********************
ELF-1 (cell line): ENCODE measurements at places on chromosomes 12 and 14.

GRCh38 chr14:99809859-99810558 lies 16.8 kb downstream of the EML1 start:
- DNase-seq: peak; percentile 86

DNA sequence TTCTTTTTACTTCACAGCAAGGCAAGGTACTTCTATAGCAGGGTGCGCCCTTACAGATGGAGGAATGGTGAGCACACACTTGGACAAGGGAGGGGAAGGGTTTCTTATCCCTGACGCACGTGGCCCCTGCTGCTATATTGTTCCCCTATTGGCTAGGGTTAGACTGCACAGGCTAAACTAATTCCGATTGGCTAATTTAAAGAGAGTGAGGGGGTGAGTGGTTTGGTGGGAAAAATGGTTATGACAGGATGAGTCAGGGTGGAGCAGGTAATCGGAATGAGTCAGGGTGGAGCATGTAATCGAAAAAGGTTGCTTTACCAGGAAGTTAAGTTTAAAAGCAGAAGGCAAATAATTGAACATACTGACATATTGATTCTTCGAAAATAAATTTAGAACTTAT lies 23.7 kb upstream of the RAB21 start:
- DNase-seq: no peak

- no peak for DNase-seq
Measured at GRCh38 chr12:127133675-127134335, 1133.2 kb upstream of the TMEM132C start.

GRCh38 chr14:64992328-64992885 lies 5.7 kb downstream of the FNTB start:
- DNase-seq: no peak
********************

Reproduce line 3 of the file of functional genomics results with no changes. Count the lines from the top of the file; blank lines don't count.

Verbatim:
- DNase-seq: peak; percentile 86